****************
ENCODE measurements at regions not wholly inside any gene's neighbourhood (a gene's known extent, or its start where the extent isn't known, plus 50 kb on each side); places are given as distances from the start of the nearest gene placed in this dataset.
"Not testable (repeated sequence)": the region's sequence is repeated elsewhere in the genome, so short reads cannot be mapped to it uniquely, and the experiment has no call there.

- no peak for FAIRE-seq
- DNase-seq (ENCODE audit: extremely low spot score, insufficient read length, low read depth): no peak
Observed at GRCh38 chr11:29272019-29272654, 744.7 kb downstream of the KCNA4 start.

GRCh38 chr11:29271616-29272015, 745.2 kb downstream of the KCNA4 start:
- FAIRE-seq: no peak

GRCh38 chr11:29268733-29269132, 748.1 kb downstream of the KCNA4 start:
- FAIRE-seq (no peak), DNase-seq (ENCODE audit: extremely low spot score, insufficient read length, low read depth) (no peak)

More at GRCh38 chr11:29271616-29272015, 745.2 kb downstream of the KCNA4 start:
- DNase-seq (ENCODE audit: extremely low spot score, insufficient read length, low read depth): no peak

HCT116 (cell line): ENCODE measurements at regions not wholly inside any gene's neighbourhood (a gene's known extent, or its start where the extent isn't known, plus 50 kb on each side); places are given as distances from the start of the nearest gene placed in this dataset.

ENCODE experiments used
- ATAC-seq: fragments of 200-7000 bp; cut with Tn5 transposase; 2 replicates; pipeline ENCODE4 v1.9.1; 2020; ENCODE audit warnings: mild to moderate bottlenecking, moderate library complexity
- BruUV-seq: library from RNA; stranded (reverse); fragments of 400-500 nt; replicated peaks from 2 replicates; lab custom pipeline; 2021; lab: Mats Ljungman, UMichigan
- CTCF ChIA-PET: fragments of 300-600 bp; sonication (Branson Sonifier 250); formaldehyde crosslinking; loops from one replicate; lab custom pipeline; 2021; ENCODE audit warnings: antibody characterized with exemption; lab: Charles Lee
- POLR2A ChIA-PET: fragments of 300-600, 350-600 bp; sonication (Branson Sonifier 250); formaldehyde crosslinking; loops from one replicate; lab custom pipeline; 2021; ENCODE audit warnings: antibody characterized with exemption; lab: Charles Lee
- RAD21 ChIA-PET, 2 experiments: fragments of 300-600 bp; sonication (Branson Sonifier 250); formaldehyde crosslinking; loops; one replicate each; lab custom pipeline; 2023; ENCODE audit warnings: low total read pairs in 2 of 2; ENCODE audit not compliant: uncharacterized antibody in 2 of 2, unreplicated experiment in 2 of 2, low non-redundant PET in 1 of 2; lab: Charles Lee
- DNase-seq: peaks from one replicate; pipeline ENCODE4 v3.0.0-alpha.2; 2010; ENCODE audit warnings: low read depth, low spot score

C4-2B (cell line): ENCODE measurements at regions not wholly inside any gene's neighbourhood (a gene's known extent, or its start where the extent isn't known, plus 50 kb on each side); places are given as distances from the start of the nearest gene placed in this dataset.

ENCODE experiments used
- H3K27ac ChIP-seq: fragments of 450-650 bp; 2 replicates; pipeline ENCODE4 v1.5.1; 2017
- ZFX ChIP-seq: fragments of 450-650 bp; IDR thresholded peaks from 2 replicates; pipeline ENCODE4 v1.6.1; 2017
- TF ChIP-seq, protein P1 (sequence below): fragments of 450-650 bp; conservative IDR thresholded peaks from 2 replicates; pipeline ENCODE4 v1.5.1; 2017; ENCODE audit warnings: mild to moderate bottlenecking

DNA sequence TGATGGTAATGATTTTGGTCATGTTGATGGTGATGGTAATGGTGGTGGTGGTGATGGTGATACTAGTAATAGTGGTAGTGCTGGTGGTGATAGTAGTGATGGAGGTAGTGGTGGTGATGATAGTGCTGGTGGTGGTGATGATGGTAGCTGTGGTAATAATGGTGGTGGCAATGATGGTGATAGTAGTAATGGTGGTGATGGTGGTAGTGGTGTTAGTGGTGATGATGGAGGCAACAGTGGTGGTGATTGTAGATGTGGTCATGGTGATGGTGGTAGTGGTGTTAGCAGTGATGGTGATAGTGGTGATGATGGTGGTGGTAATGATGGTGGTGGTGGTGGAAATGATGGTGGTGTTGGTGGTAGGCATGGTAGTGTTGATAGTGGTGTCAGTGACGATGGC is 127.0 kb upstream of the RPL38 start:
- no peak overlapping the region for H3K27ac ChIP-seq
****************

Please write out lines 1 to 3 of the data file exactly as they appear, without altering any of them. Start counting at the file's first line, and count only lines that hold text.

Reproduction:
ENCODE measurements at regions not wholly inside any gene's neighbourhood (a gene's known extent, or its start where the extent isn't known, plus 50 kb on each side); places are given as distances from the start of the nearest gene placed in this dataset.
"Not testable (repeated sequence)": the region's sequence is repeated elsewhere in the genome, so short reads cannot be mapped to it uniquely, and the experiment has no call there.

- no peak for FAIRE-seq